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  1. #1
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    Default I need to automate my bale handling, too

    With apologies to Robert for stealing his thread title!

    My wife and I bale about 4500 small squares on 30 acres. Currently we stack on hay wagons pulled behind the baler. We sell about 3000 off of the wagons and put about 1500 up an elevator into our barn.

    We've always relied on friends and family for help stacking on the wagons and in the barn. We're in our late 50s, and I know I can't go all day the way I used to, especially in hot and humid weather. What's worse is that my youngest nephew graduates from high school this spring. He and his older sister have been great crew members for years, but I have to find an alternative.

    I always figured that we'd end up with a kicker and kicker wagons, but wasn't looking forwards to it. I find it a pain to unload them and the bales don't always hold their shape. Then I heard about bale baskets, accumulators and bale wagons on this board, and started investigating.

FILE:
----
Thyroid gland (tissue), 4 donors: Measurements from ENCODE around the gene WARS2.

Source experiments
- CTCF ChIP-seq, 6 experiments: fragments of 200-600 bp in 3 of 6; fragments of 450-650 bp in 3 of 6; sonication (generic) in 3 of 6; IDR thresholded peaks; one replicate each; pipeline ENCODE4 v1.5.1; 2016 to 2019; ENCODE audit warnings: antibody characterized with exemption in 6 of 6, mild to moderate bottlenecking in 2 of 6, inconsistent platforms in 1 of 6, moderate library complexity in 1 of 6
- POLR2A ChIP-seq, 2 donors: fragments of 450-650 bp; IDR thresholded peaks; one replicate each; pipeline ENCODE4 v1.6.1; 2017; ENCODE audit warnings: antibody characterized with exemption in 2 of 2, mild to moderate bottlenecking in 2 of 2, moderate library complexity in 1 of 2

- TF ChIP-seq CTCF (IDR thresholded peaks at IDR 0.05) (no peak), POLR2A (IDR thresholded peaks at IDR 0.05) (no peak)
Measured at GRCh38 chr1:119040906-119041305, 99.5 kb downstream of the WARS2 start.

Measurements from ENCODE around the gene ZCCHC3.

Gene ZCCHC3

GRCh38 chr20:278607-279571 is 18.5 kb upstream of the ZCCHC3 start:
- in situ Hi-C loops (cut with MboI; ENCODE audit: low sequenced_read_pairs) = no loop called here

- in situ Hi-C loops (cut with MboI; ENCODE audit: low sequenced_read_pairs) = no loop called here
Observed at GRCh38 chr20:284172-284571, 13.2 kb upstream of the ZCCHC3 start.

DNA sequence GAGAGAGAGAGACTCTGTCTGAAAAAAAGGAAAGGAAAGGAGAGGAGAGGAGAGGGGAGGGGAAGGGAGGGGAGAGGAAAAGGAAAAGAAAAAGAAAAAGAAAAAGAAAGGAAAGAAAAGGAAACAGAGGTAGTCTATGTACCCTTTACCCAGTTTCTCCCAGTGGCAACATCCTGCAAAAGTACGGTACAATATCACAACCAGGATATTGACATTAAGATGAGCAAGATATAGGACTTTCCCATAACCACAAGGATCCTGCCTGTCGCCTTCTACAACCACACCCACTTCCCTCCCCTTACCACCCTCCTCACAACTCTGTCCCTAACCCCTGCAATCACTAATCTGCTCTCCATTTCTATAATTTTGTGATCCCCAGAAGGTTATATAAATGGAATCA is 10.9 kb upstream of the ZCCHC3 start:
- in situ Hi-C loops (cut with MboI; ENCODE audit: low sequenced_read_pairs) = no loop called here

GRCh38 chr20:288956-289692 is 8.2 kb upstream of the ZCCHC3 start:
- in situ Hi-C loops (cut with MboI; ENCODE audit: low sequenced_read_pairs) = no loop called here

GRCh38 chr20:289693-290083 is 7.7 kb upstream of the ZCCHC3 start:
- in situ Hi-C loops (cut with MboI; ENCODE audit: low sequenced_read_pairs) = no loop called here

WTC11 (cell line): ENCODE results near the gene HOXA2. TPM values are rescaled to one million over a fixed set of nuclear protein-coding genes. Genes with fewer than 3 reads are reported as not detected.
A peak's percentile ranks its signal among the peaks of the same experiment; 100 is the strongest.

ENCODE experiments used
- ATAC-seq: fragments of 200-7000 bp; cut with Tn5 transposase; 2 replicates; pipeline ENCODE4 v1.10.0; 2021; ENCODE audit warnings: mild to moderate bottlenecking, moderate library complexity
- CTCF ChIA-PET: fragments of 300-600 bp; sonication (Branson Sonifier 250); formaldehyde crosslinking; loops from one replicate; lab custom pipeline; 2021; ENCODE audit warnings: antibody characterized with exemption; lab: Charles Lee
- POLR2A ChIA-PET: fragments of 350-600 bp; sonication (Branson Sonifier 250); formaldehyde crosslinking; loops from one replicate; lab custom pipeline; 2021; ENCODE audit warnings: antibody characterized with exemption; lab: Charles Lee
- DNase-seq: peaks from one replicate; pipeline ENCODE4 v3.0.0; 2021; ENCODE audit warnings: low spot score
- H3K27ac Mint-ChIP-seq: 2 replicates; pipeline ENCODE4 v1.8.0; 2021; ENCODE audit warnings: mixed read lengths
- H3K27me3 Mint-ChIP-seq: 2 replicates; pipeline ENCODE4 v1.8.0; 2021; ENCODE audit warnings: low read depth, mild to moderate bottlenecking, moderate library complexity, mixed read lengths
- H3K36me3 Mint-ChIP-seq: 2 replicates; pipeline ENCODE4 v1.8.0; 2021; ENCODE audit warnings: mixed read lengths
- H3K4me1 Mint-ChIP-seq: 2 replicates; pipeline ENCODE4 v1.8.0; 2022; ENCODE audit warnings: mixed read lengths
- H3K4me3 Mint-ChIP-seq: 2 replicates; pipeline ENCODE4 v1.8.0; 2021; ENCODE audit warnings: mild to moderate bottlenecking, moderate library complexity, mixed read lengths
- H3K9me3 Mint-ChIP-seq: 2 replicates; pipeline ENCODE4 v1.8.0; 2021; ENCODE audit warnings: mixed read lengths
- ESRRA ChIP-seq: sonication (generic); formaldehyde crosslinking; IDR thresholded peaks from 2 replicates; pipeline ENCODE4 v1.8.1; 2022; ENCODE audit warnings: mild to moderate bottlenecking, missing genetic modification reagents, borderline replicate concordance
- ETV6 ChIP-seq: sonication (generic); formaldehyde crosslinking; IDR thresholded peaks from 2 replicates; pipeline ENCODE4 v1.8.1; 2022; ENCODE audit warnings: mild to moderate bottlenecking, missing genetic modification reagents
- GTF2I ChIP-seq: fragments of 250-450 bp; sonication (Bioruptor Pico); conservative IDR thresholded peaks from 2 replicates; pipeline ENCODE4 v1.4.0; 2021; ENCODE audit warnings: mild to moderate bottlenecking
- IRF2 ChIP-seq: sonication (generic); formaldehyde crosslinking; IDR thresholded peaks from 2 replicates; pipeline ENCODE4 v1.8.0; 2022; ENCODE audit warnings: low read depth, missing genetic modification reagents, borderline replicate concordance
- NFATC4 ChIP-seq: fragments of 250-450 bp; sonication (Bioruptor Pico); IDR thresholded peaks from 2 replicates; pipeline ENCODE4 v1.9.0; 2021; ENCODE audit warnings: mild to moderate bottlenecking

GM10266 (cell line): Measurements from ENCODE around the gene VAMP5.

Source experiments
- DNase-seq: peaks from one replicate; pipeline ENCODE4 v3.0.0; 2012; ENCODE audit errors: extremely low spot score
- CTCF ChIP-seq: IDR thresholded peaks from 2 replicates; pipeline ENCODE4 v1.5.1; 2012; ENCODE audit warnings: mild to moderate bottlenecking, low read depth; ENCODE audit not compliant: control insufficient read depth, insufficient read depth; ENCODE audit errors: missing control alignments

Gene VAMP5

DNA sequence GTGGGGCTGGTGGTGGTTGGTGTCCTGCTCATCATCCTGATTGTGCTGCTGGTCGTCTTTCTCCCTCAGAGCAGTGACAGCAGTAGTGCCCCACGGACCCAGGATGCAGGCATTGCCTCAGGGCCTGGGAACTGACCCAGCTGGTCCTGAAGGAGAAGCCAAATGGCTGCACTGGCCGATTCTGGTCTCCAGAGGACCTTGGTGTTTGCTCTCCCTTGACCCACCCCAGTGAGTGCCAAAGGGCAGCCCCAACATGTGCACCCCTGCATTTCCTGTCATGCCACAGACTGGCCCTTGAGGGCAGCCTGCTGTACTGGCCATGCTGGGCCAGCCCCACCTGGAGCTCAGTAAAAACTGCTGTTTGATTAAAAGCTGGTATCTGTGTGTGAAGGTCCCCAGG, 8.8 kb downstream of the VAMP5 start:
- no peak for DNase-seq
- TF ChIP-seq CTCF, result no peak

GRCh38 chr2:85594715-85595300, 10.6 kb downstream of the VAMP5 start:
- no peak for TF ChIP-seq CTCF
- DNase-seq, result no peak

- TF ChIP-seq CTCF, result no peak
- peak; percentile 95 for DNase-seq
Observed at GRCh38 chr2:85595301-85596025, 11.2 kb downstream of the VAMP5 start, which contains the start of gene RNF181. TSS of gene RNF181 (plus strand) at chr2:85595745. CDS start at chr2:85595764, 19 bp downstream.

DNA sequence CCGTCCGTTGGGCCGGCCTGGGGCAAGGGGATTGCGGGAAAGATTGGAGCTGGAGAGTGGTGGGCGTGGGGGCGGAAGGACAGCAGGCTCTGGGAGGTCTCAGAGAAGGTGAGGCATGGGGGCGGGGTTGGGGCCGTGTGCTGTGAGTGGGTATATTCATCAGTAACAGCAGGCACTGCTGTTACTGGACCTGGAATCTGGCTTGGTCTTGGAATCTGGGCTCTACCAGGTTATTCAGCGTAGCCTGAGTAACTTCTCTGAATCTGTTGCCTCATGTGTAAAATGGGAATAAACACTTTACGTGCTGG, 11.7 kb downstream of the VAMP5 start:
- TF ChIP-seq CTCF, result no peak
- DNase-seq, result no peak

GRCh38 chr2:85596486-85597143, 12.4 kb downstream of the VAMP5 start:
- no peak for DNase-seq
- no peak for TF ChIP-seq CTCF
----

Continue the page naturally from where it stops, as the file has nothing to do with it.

Bale baskets would be good for our own hay, but not very good to sell out of.

    I don't make heavy and consistent enough bales for a balewagon, and my customers don't want 60 pound bales.

    That leaves the accumulators. I don't want one that drags the hay over the ground. Our bale length can vary quite a bit and I think that the Kuhns will handle them the best.

    In any event, I ordered a 15 bale accumulator, grabber and 2 9x20 foot wagons. I also ordered the WR Long 3rd function kit and a skid steer carrier for my loader. Wish me luck.
    Greg

  2. #2
    Super Member flusher's Avatar
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    Default Re: I need to automate my bale handling, too